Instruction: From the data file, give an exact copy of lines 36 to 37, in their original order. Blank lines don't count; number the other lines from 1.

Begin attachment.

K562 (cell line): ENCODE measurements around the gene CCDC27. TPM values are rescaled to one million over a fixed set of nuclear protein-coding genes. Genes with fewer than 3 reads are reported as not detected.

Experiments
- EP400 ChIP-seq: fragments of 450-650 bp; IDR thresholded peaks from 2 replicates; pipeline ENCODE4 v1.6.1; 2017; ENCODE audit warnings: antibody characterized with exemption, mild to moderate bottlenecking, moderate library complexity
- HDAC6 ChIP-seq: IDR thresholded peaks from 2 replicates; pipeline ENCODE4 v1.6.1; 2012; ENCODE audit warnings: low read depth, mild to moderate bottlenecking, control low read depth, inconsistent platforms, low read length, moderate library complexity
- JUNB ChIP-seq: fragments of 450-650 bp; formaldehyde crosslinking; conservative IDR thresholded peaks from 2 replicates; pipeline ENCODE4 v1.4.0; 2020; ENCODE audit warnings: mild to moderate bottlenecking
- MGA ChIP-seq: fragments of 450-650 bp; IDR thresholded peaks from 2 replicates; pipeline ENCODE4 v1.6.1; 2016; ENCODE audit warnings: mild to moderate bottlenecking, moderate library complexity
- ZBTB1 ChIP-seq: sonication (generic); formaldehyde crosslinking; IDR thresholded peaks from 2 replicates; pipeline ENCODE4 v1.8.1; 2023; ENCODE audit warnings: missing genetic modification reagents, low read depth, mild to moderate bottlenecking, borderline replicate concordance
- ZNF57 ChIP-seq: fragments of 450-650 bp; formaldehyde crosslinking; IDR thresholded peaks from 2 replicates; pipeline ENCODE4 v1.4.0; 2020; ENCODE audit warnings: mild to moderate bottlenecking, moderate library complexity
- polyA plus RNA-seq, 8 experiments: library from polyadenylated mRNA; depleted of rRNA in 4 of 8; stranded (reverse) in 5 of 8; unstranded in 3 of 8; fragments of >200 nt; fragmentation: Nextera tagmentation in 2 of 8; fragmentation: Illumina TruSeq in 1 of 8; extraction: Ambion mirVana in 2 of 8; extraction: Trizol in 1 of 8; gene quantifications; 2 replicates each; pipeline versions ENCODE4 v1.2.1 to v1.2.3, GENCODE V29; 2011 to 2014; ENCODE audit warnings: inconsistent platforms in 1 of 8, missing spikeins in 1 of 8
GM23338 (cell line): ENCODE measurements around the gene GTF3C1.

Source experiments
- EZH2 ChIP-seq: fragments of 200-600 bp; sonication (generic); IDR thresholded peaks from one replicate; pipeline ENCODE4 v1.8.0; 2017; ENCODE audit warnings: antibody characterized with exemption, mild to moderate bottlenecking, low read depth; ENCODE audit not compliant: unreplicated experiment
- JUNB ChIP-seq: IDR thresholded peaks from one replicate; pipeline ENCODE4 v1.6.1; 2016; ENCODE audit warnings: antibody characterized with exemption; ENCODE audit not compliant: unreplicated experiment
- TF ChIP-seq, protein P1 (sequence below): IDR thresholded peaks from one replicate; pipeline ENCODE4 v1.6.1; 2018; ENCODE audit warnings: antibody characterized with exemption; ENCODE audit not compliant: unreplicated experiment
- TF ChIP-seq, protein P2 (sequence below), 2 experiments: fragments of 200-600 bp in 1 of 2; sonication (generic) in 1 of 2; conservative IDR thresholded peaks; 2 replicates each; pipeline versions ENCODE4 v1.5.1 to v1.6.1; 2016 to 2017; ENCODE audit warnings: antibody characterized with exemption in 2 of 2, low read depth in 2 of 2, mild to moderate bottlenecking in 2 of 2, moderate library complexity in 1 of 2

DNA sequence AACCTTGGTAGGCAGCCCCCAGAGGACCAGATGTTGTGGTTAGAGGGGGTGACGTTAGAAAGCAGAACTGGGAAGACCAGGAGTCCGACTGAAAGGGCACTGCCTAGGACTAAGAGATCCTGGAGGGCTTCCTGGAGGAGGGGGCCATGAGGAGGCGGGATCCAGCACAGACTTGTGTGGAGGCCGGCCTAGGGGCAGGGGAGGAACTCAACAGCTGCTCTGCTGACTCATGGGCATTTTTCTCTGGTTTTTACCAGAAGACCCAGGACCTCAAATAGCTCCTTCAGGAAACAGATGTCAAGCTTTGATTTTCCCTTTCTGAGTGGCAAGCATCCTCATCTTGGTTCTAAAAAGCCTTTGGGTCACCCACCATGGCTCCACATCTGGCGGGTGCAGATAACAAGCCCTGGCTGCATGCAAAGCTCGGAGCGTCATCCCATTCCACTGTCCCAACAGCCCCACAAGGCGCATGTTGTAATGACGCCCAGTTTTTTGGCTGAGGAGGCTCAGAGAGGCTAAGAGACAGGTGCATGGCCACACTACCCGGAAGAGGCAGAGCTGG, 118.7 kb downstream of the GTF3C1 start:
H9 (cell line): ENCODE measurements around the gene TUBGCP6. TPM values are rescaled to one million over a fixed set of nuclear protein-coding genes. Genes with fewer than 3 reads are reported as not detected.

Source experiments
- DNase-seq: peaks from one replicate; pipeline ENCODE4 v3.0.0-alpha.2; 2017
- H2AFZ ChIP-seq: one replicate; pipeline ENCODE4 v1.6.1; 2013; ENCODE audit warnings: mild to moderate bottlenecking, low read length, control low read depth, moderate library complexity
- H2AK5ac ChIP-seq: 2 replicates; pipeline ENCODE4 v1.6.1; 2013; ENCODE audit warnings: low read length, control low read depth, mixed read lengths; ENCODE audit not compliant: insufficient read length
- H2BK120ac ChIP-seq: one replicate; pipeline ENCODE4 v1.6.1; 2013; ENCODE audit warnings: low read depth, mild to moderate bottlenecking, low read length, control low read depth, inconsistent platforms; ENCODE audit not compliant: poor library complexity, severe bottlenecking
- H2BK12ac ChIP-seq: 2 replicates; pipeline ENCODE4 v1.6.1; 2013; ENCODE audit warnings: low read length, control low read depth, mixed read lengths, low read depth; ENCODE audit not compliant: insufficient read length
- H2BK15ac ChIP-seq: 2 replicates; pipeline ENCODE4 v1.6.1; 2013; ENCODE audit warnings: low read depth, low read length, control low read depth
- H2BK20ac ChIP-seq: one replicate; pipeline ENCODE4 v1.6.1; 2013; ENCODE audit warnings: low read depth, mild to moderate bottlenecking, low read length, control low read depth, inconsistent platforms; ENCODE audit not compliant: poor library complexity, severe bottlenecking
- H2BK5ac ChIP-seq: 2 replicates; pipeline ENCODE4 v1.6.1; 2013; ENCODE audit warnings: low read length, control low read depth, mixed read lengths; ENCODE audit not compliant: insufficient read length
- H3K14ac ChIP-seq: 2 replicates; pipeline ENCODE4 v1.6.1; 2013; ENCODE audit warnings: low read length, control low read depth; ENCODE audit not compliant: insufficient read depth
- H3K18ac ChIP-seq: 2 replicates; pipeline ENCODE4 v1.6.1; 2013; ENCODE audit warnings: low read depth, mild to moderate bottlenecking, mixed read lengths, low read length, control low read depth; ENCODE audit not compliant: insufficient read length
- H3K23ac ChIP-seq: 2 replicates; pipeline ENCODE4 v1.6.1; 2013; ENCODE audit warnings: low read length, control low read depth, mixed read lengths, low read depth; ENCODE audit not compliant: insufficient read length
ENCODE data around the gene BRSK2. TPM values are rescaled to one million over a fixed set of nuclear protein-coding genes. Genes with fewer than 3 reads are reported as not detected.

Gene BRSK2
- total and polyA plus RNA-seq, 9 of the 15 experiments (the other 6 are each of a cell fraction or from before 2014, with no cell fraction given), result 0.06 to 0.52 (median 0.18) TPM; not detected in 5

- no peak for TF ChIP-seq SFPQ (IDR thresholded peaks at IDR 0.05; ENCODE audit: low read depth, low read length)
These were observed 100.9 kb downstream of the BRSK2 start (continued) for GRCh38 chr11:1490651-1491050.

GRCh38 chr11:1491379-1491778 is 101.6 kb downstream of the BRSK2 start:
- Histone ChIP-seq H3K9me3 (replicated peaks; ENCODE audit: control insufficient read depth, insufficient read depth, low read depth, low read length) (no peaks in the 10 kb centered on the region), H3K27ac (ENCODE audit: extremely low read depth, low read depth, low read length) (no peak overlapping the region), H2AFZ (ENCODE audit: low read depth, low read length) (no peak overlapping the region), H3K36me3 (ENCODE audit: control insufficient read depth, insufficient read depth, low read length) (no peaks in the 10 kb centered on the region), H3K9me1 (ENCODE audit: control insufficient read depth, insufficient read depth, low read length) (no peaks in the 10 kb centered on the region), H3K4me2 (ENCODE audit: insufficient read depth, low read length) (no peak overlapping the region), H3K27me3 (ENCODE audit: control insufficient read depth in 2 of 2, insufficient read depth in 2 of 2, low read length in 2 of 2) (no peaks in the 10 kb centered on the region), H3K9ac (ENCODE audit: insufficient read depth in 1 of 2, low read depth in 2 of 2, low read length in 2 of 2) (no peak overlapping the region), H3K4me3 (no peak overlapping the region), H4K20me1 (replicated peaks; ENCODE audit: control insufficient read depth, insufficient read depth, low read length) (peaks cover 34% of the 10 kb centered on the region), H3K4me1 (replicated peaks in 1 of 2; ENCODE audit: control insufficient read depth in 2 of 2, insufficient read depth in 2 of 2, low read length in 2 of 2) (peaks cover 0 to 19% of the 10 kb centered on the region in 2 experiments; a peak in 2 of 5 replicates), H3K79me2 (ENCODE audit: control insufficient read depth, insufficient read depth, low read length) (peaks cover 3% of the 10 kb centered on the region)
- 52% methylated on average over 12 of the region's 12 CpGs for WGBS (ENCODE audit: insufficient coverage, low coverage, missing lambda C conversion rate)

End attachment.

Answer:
- Histone ChIP-seq H3K9me3 (replicated peaks; ENCODE audit: control insufficient read depth, insufficient read depth, low read depth, low read length) (no peaks in the 10 kb centered on the region), H3K27ac (ENCODE audit: extremely low read depth, low read depth, low read length) (no peak overlapping the region), H2AFZ (ENCODE audit: low read depth, low read length) (no peak overlapping the region), H3K36me3 (ENCODE audit: control insufficient read depth, insufficient read depth, low read length) (no peaks in the 10 kb centered on the region), H3K9me1 (ENCODE audit: control insufficient read depth, insufficient read depth, low read length) (no peaks in the 10 kb centered on the region), H3K4me2 (ENCODE audit: insufficient read depth, low read length) (no peak overlapping the region), H3K27me3 (ENCODE audit: control insufficient read depth in 2 of 2, insufficient read depth in 2 of 2, low read length in 2 of 2) (no peaks in the 10 kb centered on the region), H3K9ac (ENCODE audit: insufficient read depth in 1 of 2, low read depth in 2 of 2, low read length in 2 of 2) (no peak overlapping the region), H3K4me3 (no peak overlapping the region), H4K20me1 (replicated peaks; ENCODE audit: control insufficient read depth, insufficient read depth, low read length) (peaks cover 34% of the 10 kb centered on the region), H3K4me1 (replicated peaks in 1 of 2; ENCODE audit: control insufficient read depth in 2 of 2, insufficient read depth in 2 of 2, low read length in 2 of 2) (peaks cover 0 to 19% of the 10 kb centered on the region in 2 experiments; a peak in 2 of 5 replicates), H3K79me2 (ENCODE audit: control insufficient read depth, insufficient read depth, low read length) (peaks cover 3% of the 10 kb centered on the region)
- 52% methylated on average over 12 of the region's 12 CpGs for WGBS (ENCODE audit: insufficient coverage, low coverage, missing lambda C conversion rate)